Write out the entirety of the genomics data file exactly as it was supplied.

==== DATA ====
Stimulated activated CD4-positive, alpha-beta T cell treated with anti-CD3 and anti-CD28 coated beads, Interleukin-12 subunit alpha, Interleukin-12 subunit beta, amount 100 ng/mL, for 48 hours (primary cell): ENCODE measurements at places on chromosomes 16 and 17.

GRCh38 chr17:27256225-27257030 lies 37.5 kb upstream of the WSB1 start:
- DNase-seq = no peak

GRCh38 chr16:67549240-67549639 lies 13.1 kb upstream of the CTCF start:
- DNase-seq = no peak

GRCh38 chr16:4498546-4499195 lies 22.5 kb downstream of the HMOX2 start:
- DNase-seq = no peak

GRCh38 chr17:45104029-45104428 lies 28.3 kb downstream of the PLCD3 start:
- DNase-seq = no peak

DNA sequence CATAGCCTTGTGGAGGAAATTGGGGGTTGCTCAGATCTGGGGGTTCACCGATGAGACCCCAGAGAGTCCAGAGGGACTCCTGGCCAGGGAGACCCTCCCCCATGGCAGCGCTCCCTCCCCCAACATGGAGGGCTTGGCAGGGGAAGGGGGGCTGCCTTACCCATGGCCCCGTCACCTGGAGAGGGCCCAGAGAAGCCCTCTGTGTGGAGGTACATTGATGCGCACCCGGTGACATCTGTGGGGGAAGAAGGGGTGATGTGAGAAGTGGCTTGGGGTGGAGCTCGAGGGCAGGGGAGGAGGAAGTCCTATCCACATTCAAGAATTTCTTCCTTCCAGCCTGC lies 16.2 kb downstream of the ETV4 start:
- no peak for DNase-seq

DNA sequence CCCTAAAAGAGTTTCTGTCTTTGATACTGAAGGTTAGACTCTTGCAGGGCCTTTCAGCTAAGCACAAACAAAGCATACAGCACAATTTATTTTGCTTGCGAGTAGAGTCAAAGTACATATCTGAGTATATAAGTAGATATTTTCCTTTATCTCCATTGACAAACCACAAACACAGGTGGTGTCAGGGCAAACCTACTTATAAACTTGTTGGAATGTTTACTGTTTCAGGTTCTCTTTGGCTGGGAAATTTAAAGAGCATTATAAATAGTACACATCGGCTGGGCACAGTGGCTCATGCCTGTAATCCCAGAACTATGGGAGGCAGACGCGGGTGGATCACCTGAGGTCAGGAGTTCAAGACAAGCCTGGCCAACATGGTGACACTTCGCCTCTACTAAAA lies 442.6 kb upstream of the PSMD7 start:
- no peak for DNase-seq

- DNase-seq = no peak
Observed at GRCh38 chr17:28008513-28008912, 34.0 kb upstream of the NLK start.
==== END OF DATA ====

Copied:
Stimulated activated CD4-positive, alpha-beta T cell treated with anti-CD3 and anti-CD28 coated beads, Interleukin-12 subunit alpha, Interleukin-12 subunit beta, amount 100 ng/mL, for 48 hours (primary cell): ENCODE measurements at places on chromosomes 16 and 17.

GRCh38 chr17:27256225-27257030 lies 37.5 kb upstream of the WSB1 start:
- DNase-seq = no peak

GRCh38 chr16:67549240-67549639 lies 13.1 kb upstream of the CTCF start:
- DNase-seq = no peak

GRCh38 chr16:4498546-4499195 lies 22.5 kb downstream of the HMOX2 start:
- DNase-seq = no peak

GRCh38 chr17:45104029-45104428 lies 28.3 kb downstream of the PLCD3 start:
- DNase-seq = no peak

DNA sequence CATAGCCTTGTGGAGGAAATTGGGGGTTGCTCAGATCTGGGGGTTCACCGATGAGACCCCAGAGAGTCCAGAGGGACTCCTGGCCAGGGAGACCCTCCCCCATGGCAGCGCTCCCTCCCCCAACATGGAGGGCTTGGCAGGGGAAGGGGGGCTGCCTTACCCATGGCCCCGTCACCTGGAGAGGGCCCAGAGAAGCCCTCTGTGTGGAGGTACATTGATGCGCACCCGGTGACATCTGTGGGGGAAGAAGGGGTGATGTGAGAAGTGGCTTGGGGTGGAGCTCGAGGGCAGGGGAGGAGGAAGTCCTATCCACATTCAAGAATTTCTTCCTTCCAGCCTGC lies 16.2 kb downstream of the ETV4 start:
- no peak for DNase-seq

DNA sequence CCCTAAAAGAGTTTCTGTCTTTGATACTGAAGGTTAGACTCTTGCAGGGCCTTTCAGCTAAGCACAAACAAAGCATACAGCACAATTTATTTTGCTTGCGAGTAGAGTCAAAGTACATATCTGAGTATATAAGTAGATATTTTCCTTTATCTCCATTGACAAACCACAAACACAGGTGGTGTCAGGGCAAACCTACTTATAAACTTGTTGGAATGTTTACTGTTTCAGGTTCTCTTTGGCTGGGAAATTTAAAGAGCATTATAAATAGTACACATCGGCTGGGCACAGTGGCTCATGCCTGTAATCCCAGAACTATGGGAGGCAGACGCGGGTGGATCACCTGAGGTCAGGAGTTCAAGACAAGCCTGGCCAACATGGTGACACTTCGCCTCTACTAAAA lies 442.6 kb upstream of the PSMD7 start:
- no peak for DNase-seq

- DNase-seq = no peak
Observed at GRCh38 chr17:28008513-28008912, 34.0 kb upstream of the NLK start.